Roberto Chery

They called him ‘the Poet’. It wasn’t a tribute to his personality, nor was it a celebration of his lyrical, joyful expressions on the pitch. It couldn’t have been, he was one of those lowly goalkeepers. The nickname owed to his love of poetry, and the many verses he wrote. A number of his poems opened with ‘Oh Peñarol, yo te saludo..’Born on February 16, 1896, Roberto Chery was raised in the Barrio Sur of Montevideo, within a predominantly Afro-Uruguayan community. He grew up with Isabelino Gradín, later known as one of the two black players at the receiving end of a protest at the 1916 South American Championship, denounced for being ‘African professionals’. Chery, Gradín, and another neighbourhood friend, Antonio Campolo, were recruited by Peñarol.

Chery and his two Barrio Sur friends arrived at Peñarol in 1915. Despite his youth, Chery possessed an impressive physique and extraordinary understanding of the game. He was a ready-made goalkeeper. However, while Gradín was elevated to the seniors almost immediately, Chery and Campolo would have to bide their time.

Chery’s senior debut was against none other than Nacional, on June 29, 1917. The match ended in a 2-1 victory for Peñarol, with Chery showing that he was made for Clasicos. Indeed, in the nine matches he faced Nacional, the Poet conceded a solitary goal, a penalty. Chery continued his exceptional performances, Penarol were crowned 1918 Uruguayan champions, and the possibilities  were endless for the young goalkeeper. It was only a matter of time before he received the call to represent Uruguay.

The following year, the call came. Chery was chosen for the 1919 South American Championship, to be held in Rio de Janeiro. He remained on the bench for the opening game, with veteran Cayetano Saporiti in goals as Uruguay defeated Argentina 3-2.

Chery’s Uruguay debut came in the second game against Chile. He was twenty three years of age.

He played with the same security and confidence he showed at club level. Going into the break, Uruguay were up 2-0. It was meant to be the start of a long, illustrious international career.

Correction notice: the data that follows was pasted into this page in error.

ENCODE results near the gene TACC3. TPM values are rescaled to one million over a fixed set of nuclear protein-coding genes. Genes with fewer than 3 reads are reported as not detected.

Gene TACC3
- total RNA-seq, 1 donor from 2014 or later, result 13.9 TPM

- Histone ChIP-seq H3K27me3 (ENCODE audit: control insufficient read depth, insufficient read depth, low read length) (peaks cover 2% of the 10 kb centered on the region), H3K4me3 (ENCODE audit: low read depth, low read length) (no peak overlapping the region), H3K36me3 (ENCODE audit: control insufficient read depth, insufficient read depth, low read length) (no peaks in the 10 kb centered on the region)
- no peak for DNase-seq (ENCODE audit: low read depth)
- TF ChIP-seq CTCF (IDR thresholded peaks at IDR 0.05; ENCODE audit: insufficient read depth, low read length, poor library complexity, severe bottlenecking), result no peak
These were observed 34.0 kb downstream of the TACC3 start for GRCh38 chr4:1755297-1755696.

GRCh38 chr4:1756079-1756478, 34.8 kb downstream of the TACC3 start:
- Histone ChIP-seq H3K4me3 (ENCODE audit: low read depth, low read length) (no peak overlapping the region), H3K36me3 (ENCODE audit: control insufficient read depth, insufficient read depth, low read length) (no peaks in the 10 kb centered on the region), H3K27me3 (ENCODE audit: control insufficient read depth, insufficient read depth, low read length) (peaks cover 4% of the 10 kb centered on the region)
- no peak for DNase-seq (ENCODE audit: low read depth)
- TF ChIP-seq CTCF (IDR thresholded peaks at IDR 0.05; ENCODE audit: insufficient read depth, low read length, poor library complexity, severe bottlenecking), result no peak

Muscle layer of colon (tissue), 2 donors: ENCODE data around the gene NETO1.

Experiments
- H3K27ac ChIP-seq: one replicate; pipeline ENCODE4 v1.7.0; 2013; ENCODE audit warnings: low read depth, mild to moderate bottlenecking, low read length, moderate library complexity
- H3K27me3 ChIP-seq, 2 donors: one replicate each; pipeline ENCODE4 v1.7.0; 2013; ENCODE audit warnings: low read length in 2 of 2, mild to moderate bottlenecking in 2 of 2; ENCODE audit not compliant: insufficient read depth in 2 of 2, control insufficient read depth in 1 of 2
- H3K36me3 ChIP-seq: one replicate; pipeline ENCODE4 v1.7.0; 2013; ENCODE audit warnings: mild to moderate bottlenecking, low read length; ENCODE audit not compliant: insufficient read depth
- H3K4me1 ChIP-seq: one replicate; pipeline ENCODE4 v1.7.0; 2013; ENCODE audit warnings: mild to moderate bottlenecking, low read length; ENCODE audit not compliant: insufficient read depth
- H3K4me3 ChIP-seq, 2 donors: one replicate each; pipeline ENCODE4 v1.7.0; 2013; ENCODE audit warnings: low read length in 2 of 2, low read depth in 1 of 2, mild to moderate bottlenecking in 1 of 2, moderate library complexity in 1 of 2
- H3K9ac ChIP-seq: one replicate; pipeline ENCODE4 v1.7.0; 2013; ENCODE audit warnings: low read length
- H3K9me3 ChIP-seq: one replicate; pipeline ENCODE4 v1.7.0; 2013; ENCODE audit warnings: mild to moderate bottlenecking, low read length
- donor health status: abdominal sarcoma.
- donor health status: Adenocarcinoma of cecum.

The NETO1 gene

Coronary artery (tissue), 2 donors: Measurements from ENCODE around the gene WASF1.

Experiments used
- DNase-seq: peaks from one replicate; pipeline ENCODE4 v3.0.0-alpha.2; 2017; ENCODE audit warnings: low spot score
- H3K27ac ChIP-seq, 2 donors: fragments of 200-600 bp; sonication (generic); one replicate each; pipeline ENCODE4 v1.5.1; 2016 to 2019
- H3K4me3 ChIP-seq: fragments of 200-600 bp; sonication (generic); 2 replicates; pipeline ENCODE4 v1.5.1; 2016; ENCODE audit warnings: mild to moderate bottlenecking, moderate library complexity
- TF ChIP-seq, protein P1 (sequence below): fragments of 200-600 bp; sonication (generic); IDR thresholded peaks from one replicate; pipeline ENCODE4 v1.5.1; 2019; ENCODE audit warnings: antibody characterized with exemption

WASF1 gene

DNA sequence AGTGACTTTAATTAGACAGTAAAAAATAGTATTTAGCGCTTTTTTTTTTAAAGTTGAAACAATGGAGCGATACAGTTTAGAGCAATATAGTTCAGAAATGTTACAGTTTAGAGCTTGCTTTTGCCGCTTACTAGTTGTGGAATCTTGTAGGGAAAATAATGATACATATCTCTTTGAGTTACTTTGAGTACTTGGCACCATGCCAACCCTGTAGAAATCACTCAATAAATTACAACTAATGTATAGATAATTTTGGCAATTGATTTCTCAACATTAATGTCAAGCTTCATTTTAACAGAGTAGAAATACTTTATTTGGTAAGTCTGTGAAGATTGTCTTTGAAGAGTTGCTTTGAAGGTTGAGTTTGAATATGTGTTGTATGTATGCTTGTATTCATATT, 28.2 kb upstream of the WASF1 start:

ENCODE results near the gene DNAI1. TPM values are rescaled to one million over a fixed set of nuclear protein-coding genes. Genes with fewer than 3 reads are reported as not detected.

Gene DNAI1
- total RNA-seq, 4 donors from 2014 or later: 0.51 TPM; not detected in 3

Second half, Chile were pushing forward. Chery desperately scrambled from one post to the other, spectacularly saving an almost certain Chilean goal. The Brazilian spectators could do nothing but applaud Chery’s efforts, yet another demonstration of his assured game.

But he stayed down. The impact had injured the Poet, resulting in a strangulated hernia. He was later taken to hospital.

There were complications. Two weeks later, the day after the final, the Poet died. Peñarol’s captain José Benincasa was by his side. He was only twenty three.

A match to honour Chery was organised, intended originally to involve Uruguay and Brazil. Too distraught by the loss of their teammate, the Uruguayans declined the invitation. However, their rivals from across the river volunteered to take their place.

If only for ninety minutes, the Uruguay-Argentina rivalry didn’t exist. Indeed, Argentina wore the sky blue of Uruguay, while Brazil donned the kit of the poet’s other love, Peñarol. The game finished 3-3, the proceeds of the match given to Chery’s family, and the Roberto Chery Cup to Peñarol.

Roberto Chery’s life was the most tragic of poems. Destined for a long future with football’s most successful nation, he could last only one game. Had he not been taken so early, he may well have been a part of the successes of the 1920s.

Uruguay reached the top of international football through its own unique footballing expressions. They created true football poetry. And in the cruelest of tragedies, their only poet couldn’t be witness to it.

Some say that Chery wasn’t really a poet. He probably wasn’t.

Still, I wonder what he might have written of Uruguay’s triumphs, and how far they’ve fallen.

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